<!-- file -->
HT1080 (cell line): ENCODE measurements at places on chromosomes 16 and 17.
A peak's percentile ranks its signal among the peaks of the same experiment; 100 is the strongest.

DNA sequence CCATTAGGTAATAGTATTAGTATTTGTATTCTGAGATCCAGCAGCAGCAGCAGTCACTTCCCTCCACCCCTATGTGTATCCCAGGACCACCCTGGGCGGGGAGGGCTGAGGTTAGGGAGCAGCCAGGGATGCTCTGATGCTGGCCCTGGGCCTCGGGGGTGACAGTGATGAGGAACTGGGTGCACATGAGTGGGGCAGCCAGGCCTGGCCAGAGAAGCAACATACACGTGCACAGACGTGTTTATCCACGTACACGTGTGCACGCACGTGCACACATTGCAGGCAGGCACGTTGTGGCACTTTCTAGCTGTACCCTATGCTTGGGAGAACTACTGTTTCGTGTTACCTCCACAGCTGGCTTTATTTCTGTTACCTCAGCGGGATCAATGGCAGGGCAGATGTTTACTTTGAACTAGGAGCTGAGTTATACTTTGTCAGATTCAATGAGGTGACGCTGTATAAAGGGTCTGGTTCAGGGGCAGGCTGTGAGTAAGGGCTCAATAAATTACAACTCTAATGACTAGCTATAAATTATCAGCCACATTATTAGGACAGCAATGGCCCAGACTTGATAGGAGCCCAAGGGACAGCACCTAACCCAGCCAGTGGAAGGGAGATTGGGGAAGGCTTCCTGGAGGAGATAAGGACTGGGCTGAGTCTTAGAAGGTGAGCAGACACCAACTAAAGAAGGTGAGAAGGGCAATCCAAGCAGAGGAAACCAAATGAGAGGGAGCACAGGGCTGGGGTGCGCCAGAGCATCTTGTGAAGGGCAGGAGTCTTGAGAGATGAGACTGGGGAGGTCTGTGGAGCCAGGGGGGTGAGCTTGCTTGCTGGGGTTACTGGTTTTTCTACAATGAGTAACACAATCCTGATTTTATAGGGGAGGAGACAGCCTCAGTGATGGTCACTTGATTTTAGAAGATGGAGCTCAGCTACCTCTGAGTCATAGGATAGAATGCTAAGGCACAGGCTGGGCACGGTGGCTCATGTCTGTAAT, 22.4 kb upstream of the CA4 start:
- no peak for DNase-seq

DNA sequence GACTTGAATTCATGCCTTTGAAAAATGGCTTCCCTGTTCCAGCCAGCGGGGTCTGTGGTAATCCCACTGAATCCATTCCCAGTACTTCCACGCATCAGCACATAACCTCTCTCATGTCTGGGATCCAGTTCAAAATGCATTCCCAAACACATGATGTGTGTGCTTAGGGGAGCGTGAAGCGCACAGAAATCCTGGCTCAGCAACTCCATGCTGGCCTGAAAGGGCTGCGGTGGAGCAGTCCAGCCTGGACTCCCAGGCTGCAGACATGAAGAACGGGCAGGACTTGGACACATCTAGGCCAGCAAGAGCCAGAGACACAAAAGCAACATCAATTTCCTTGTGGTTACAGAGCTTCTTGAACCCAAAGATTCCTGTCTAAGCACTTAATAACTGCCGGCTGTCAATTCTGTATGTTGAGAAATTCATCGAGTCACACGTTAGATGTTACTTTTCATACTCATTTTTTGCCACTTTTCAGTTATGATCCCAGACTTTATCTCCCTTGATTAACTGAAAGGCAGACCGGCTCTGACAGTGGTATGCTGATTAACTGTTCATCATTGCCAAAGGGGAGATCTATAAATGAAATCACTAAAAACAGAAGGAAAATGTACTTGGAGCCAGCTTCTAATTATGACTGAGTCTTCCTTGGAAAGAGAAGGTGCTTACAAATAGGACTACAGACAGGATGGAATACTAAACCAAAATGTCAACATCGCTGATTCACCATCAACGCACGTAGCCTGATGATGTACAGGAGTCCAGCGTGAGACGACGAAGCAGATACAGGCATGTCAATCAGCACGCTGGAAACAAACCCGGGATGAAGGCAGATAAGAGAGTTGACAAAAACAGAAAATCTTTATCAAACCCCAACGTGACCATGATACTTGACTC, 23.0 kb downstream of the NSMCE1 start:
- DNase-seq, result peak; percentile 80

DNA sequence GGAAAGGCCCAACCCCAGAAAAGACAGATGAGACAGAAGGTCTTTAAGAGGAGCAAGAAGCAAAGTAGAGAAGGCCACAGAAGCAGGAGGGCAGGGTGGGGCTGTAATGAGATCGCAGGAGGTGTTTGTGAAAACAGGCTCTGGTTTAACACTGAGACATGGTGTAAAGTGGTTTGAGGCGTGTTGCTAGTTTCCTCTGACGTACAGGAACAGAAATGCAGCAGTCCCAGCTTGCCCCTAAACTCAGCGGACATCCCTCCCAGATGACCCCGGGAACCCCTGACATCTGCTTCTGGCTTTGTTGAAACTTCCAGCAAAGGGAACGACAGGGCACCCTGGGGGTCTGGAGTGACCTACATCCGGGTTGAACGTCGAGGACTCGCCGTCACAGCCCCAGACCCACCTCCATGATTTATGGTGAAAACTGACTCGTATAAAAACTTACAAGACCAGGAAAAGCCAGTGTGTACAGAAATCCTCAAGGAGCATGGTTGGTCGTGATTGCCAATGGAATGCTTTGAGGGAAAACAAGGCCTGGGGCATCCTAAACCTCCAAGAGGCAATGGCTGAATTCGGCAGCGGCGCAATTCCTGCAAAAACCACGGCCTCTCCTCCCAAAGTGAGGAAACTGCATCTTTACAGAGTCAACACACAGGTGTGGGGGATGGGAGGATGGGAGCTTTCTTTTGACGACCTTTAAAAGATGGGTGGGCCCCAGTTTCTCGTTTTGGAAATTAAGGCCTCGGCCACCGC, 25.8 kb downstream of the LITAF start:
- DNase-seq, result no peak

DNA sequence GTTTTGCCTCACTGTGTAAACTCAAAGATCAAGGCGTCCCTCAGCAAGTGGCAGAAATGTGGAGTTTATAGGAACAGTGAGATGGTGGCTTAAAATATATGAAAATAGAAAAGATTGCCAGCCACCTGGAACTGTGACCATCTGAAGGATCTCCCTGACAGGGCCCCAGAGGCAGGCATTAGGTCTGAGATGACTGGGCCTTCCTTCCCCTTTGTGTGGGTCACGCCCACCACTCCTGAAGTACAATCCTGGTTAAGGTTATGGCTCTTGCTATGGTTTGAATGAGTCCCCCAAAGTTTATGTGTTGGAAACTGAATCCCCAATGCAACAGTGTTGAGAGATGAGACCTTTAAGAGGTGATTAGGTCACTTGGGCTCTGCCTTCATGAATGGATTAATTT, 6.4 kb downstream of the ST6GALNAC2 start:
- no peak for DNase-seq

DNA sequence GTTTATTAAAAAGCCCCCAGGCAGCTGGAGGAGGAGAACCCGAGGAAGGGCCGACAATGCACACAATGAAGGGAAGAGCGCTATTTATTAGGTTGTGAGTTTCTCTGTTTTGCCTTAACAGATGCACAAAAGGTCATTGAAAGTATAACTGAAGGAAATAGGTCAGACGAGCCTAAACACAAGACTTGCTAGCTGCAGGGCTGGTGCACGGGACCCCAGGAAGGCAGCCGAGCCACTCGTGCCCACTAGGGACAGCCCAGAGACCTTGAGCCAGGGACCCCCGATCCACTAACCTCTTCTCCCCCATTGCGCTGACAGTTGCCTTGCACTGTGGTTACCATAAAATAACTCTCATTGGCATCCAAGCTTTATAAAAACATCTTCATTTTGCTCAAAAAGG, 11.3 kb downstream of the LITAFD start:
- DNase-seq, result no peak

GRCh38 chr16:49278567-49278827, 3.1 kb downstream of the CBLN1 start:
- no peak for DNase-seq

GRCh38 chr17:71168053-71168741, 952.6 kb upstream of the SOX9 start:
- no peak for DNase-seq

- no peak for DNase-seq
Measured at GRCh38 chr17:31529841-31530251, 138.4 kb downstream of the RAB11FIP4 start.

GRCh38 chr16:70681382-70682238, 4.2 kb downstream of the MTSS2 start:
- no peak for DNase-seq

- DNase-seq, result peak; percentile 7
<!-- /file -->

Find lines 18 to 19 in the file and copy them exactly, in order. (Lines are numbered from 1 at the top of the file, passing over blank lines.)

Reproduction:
Measured at GRCh38 chr17:31529841-31530251, 138.4 kb downstream of the RAB11FIP4 start.

GRCh38 chr16:70681382-70682238, 4.2 kb downstream of the MTSS2 start: